Precalculus (10th Edition)

Published by Pearson
ISBN 10: 0-32197-907-9
ISBN 13: 978-0-32197-907-0

Chapter 13 - Counting and Probability - 13.2 Permutations and Combinations - 13.2 Asses Your Understanding - Page 855: 23


The ordered arrangements: $abc,abd,abe,acb,acd,ace,adb,adc,ade,aeb,aec,aed$ $bac,bad,bae,bca,bcd,bce,bda,bdc,bde,bea,bec,bed$ $cab,cad,cae,cba,cbd,cbe,cda,cdb,cde,cea,ceb,ced$ $dab,dac,dae,dba,dbc,dbe,dca,dcb,dce,dea,deb,dec$ $eab,eac,ead,eba,ebc,ebd,eca,ecb,ecd,eda,edb,edc$ $P(5,3)=60$

Work Step by Step

The ordered arrangements: $abc,abd,abe,acb,acd,ace,adb,adc,ade,aeb,aec,aed$ $bac,bad,bae,bca,bcd,bce,bda,bdc,bde,bea,bec,bed$ $cab,cad,cae,cba,cbd,cbe,cda,cdb,cde,cea,ceb,ced$ $dab,dac,dae,dba,dbc,dbe,dca,dcb,dce,dea,deb,dec$ $eab,eac,ead,eba,ebc,ebd,eca,ecb,ecd,eda,edb,edc$ We know that $P(n,r)=n(n-1)(n-2)...(n-k+1).$ Also $P(n,0)=1$ by convention. Hence, $P(5,3)=5\cdot4\cdot3=60$.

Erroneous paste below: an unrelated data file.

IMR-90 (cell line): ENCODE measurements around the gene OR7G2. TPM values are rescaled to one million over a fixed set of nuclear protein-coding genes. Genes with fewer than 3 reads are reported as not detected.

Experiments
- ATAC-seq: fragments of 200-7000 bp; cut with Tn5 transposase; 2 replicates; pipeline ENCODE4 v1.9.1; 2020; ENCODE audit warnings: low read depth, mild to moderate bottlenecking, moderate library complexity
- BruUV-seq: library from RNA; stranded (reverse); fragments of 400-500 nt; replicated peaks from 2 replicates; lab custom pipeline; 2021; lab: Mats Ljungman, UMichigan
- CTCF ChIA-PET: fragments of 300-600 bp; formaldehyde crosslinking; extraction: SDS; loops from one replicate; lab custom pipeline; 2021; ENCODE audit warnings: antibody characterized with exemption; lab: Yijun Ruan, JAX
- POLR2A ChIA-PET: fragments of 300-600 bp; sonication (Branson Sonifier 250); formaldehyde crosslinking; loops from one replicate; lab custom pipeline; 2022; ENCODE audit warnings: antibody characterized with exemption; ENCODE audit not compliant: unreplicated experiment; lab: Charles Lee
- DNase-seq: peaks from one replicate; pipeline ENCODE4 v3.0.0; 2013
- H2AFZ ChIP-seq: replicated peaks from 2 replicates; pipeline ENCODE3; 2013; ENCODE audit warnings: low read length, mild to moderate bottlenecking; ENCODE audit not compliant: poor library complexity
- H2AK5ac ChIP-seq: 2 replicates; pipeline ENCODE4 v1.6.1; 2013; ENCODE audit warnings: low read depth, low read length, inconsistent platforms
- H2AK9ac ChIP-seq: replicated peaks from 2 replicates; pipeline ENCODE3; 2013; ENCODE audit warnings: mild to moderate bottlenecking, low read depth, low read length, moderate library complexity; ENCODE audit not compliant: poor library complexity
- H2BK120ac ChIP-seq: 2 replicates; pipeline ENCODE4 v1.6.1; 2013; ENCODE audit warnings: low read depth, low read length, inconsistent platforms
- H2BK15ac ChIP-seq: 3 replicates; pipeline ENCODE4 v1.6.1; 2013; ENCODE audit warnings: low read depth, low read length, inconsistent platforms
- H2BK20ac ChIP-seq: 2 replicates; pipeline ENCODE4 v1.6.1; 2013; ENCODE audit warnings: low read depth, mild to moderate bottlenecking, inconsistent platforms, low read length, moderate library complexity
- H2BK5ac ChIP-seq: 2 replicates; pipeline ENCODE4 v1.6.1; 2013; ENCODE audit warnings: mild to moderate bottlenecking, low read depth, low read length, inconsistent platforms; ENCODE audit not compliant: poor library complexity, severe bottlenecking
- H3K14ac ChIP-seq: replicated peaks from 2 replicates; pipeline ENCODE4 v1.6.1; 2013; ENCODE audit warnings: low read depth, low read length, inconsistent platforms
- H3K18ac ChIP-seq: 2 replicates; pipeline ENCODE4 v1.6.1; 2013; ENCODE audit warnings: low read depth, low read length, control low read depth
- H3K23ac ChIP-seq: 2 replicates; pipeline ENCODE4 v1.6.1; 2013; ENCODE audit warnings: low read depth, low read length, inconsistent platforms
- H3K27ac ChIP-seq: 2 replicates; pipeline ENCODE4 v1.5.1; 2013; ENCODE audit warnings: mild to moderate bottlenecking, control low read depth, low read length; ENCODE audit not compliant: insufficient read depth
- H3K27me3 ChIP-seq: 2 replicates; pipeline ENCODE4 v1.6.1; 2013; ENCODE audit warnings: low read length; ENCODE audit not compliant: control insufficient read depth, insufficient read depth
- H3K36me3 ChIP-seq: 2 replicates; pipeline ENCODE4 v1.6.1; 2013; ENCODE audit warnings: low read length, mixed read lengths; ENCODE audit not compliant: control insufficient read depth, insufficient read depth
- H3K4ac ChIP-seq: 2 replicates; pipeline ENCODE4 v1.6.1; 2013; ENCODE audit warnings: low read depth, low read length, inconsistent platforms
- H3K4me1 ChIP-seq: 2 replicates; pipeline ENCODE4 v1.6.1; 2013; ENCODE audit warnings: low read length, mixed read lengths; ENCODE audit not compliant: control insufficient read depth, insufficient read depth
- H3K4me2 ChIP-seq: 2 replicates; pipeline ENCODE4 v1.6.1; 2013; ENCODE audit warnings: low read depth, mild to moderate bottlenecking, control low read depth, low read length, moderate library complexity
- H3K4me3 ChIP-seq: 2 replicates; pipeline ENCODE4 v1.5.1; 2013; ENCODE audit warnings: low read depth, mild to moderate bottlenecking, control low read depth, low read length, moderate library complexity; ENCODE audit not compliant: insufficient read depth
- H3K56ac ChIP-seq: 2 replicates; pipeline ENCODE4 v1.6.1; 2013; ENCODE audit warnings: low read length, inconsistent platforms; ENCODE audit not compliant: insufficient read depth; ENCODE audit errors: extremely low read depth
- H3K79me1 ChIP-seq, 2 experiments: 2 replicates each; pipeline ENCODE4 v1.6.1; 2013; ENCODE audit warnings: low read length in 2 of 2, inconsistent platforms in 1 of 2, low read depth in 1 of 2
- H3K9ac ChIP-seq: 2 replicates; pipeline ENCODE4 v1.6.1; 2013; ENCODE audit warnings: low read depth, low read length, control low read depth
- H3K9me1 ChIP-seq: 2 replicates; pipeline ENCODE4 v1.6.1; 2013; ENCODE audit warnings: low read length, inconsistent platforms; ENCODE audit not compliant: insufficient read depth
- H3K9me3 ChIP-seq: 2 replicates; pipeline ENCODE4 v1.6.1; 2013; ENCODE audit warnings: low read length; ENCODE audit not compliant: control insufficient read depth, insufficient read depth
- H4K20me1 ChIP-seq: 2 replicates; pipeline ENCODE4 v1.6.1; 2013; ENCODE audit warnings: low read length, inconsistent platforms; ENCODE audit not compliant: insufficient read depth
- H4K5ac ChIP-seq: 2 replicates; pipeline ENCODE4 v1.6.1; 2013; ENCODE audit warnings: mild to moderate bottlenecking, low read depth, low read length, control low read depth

Update this answer!

You can help us out by revising, improving and updating this answer.

Update this answer

After you claim an answer you’ll have 24 hours to send in a draft. An editor will review the submission and either publish your submission or provide feedback.